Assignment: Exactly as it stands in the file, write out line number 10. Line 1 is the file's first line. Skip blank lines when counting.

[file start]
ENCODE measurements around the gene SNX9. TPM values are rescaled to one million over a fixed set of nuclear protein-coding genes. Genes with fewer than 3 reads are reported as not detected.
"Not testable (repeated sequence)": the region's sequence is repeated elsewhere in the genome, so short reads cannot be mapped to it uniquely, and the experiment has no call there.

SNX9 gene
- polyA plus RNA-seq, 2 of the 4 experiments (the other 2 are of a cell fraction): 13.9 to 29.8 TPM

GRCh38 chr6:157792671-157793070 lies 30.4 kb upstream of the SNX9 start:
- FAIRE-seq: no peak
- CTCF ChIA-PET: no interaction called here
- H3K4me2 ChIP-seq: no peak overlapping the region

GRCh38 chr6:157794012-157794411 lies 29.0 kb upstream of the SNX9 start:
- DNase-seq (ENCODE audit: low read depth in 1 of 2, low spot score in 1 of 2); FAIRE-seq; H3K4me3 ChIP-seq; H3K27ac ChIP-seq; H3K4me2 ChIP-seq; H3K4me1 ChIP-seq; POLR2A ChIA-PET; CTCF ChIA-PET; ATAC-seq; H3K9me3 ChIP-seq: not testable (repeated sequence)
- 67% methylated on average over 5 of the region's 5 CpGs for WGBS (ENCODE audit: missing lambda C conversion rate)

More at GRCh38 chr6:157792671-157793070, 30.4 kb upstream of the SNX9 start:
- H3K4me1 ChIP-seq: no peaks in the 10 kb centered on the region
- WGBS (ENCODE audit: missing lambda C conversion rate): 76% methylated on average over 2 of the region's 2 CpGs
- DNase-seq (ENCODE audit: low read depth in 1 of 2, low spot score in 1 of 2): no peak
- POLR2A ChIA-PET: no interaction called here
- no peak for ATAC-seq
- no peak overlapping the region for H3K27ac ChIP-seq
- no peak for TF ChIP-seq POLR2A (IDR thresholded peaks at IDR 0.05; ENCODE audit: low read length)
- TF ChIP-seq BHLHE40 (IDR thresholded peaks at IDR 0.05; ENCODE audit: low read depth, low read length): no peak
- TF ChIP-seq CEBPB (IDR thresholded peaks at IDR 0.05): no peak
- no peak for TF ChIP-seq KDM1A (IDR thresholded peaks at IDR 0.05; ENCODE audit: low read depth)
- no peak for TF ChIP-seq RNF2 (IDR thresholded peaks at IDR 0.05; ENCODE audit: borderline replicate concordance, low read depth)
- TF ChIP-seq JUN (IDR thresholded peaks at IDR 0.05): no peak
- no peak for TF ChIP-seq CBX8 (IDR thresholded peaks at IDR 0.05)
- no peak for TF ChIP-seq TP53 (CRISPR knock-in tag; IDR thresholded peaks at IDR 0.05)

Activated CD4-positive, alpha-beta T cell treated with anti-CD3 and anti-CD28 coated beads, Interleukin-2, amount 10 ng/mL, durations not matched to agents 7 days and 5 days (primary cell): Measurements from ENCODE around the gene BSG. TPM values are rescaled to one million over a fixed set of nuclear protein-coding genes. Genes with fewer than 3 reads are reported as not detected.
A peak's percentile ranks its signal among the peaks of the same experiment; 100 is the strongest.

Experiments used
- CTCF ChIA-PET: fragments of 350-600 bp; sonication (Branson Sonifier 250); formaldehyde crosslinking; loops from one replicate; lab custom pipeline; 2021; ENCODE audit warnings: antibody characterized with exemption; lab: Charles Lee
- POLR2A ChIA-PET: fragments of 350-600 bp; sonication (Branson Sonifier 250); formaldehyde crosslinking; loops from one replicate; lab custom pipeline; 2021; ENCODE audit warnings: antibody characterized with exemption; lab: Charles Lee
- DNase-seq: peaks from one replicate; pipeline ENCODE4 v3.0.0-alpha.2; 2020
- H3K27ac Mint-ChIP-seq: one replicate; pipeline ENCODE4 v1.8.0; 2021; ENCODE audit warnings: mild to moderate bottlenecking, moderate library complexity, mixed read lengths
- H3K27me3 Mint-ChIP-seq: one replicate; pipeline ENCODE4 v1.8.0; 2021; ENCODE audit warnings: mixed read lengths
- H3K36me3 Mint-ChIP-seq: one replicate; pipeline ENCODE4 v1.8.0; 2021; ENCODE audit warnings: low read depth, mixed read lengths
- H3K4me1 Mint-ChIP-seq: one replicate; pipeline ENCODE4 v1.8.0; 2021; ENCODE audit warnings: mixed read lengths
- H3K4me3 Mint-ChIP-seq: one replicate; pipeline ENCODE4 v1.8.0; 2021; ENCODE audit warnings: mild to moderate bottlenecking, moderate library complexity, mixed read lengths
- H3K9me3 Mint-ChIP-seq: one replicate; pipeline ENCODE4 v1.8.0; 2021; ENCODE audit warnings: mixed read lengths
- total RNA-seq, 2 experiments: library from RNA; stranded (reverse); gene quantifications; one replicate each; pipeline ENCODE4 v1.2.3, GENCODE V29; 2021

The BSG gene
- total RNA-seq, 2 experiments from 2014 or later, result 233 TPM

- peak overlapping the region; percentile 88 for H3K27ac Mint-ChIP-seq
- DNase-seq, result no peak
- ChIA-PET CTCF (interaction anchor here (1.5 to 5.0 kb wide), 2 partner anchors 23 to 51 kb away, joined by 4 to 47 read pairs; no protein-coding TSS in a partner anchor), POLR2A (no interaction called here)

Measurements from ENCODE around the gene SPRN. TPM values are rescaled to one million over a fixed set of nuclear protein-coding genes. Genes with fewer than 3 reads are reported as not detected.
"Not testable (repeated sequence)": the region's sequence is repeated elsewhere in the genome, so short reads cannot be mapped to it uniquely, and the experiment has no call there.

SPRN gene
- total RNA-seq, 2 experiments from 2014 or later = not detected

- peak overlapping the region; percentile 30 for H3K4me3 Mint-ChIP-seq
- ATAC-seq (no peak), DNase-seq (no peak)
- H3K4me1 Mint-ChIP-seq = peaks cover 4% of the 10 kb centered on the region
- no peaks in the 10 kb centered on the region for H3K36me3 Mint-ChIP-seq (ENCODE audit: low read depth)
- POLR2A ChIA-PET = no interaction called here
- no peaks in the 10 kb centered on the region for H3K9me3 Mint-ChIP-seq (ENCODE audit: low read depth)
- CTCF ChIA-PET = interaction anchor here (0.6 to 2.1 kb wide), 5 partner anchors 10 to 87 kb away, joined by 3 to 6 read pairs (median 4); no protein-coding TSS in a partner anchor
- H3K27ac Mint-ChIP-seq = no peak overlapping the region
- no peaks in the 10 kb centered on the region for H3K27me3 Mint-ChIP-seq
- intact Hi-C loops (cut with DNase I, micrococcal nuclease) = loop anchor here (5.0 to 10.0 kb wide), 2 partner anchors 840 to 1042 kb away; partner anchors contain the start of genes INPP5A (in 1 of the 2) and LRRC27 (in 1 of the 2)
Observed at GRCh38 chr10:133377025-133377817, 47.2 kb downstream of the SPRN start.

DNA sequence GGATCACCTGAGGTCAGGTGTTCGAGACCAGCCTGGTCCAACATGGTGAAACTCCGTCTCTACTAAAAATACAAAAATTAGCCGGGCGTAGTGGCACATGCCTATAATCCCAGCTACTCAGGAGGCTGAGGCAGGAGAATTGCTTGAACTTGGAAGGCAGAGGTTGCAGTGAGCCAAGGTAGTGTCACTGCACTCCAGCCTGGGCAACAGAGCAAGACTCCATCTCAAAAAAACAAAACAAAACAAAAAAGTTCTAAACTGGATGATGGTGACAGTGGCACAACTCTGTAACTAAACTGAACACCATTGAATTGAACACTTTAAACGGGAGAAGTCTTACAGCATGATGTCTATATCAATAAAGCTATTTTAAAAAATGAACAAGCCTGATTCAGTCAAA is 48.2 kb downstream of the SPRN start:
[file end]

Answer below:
- DNase-seq (ENCODE audit: low read depth in 1 of 2, low spot score in 1 of 2); FAIRE-seq; H3K4me3 ChIP-seq; H3K27ac ChIP-seq; H3K4me2 ChIP-seq; H3K4me1 ChIP-seq; POLR2A ChIA-PET; CTCF ChIA-PET; ATAC-seq; H3K9me3 ChIP-seq: not testable (repeated sequence)